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Postcolonial International Law Discourses on Regional Developments in South and Southeast Asia

Published online by Cambridge University Press:  28 February 2019

Extract

The development of international law in South and Southeast Asia exemplifies myriad ideological strands, historical origins, and significant contributions to contemporary international law doctrines’ formative and codification processes. From the beginnings of South and Southeast Asian participation in the international legal order, international law discourse from these regions has been thematically postcolonial and substantively development-oriented. Postcolonialism in South and Southeast Asian conceptions of international law is an ongoing dialectical project of revisioning international legal thought and its normative directions — towards identifying, collocating, and applying South and Southeast Asian values and philosophical traditions alongside the Euro-American ideologies that, since the classical Post-Westphalian era, have largely infused the content of positivist international law. Of increasing necessity to the intricacies of the postmodern international legal system and its institutions is how the postcolonial project of South and Southeast Asian international legal discourse focuses on areas of international law that create the most urgent development consequences: trade, investment, and the international economic order; the law of the sea and the environment; international humanitarian law, self-determination, socio-economic and cultural human rights.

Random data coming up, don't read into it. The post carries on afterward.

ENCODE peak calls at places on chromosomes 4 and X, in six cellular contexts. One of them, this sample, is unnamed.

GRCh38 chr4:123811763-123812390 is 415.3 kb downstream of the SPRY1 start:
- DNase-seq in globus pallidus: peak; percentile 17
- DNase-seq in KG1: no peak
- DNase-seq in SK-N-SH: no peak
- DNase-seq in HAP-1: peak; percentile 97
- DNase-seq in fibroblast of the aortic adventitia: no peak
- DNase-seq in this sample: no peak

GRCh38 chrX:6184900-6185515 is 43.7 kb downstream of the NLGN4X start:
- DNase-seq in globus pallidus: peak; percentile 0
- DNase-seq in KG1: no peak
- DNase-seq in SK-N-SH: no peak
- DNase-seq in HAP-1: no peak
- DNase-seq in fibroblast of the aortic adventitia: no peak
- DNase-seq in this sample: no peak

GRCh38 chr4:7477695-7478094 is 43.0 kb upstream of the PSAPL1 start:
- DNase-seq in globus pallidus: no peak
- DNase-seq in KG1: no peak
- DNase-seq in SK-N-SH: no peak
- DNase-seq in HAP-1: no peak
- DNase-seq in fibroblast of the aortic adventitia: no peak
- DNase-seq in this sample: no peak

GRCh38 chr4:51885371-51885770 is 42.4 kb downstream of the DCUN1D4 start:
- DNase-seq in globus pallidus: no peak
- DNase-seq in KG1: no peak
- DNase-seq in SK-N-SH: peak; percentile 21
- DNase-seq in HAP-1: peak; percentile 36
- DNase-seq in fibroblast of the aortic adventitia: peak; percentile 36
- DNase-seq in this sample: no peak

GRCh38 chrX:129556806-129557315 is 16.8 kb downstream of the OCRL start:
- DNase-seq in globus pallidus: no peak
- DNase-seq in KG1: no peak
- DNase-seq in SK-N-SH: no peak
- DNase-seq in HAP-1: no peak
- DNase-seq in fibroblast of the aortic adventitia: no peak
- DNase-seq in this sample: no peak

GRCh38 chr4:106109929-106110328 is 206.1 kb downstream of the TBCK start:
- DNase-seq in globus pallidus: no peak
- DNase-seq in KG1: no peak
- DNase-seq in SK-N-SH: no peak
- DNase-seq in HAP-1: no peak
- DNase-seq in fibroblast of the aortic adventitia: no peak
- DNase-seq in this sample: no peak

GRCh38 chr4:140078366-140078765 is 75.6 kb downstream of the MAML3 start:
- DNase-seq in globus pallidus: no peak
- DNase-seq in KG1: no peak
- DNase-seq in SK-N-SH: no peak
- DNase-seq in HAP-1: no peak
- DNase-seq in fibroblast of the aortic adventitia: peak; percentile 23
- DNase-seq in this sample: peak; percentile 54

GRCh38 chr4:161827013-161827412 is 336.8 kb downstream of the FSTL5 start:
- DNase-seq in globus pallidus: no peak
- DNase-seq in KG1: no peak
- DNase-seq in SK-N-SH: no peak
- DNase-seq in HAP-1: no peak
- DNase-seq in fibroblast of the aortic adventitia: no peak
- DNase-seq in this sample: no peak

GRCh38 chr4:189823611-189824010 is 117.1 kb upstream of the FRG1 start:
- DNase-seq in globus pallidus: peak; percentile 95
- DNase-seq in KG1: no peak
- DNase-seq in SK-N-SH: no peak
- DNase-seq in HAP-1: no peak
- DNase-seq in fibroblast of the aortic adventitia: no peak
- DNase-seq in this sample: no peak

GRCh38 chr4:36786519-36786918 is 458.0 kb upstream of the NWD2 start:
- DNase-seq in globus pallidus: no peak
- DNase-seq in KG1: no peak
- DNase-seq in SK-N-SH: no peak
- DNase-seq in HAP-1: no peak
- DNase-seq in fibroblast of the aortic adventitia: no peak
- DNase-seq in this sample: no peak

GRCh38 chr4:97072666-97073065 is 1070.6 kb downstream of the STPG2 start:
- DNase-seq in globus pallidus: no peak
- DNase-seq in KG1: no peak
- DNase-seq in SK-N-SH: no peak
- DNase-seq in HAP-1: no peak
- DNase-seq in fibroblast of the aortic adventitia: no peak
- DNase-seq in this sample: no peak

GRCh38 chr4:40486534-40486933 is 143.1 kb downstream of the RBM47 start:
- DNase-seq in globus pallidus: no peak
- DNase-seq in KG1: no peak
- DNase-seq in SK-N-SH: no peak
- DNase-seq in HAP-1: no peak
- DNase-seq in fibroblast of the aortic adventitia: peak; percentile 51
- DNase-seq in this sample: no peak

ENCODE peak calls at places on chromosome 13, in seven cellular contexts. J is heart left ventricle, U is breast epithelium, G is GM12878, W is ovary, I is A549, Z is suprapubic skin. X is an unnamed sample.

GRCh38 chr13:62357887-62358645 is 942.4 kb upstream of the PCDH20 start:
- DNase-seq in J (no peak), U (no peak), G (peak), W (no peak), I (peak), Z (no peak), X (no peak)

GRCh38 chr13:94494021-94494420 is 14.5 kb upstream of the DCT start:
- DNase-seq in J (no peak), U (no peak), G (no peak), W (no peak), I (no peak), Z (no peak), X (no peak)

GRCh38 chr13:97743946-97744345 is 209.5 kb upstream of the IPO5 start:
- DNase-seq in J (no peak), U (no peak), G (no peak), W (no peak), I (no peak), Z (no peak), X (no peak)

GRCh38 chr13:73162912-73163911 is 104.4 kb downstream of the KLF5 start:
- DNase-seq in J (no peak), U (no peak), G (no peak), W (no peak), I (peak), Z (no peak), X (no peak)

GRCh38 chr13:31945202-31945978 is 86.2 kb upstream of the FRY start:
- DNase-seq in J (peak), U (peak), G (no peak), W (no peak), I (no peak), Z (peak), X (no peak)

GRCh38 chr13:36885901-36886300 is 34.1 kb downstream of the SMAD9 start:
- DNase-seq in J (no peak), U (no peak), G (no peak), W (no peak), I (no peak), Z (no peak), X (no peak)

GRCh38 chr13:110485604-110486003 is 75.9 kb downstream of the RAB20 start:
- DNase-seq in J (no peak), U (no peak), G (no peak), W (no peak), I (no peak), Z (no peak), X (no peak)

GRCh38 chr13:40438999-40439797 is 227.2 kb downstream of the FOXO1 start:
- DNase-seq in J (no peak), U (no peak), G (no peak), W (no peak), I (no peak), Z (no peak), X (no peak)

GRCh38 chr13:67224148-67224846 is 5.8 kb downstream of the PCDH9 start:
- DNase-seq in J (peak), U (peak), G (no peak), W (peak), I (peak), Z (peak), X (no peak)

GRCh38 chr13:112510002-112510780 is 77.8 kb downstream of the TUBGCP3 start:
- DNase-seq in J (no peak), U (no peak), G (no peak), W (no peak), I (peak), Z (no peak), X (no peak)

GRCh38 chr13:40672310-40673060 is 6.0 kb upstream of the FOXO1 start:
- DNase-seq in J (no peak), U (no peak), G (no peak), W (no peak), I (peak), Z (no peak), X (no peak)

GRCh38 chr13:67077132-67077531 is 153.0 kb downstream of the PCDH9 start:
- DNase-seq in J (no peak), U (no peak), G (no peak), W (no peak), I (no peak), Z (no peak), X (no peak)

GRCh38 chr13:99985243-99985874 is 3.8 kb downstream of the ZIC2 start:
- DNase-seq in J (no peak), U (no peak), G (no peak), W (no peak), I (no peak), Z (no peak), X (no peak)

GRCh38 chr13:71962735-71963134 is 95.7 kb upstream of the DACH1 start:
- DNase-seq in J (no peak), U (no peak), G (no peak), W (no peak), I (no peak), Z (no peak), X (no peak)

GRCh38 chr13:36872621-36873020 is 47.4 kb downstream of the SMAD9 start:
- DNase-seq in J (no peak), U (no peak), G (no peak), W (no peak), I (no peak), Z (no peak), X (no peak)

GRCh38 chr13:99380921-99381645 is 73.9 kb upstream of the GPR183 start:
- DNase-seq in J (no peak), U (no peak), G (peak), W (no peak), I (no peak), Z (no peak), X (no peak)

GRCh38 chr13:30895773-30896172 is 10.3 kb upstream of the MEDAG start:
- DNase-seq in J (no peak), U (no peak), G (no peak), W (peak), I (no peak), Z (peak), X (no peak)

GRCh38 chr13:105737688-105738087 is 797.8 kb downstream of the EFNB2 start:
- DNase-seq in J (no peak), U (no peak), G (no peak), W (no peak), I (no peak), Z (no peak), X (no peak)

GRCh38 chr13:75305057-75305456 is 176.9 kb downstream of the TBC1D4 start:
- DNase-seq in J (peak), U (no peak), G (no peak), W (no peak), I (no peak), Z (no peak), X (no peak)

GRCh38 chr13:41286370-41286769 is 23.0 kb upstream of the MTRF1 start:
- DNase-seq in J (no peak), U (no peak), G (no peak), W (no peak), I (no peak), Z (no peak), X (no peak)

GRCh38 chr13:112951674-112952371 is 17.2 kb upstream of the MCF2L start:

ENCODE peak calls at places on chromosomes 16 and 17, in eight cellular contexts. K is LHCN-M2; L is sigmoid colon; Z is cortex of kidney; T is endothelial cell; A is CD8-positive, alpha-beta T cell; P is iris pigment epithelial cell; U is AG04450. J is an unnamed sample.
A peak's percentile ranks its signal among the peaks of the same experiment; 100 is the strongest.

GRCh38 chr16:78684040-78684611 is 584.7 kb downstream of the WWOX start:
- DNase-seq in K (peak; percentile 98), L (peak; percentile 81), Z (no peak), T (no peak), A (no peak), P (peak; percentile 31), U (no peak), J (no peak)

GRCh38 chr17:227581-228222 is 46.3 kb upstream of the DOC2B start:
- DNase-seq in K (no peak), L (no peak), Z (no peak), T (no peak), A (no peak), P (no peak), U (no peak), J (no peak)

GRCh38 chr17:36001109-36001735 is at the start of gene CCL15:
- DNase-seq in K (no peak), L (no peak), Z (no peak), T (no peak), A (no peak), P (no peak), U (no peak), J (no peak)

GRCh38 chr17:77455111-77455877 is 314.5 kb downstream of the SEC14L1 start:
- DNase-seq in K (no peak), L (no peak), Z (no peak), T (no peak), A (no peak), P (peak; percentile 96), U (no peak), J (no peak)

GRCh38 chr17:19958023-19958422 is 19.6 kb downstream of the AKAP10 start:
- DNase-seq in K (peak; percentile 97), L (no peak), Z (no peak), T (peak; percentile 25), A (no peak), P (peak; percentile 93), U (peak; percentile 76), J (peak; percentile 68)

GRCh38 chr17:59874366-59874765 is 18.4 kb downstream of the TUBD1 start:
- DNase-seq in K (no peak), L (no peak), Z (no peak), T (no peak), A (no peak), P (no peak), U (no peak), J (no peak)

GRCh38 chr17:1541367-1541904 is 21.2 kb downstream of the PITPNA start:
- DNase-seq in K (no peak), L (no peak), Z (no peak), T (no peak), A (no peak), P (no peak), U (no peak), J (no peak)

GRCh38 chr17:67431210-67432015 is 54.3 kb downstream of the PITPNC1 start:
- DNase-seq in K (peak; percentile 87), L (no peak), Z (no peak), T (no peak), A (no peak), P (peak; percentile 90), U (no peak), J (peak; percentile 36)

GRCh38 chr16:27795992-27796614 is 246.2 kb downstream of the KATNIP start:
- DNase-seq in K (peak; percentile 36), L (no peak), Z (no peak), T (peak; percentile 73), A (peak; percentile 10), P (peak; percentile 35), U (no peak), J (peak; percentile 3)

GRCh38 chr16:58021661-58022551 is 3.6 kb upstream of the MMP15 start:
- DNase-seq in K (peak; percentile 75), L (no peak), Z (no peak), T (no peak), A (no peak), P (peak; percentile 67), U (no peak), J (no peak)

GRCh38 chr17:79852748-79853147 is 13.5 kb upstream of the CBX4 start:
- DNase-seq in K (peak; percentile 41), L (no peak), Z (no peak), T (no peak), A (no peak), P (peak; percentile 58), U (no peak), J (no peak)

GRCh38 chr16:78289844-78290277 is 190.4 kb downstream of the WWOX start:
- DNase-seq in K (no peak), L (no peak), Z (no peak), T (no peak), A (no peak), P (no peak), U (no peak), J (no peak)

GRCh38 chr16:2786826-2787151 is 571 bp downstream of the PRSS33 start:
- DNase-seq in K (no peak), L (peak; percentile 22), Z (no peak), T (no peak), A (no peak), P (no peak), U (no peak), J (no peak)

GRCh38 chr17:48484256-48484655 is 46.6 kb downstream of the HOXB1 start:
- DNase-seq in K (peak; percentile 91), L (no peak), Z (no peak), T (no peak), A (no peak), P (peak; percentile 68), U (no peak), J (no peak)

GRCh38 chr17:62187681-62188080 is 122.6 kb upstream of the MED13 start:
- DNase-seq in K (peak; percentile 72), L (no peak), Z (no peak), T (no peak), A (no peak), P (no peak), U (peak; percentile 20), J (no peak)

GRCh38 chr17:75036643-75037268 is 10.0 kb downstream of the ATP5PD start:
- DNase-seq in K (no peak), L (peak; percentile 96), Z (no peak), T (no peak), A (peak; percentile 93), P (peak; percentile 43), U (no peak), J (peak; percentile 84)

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Copyright © 2008 by the International Association of Law Libraries 

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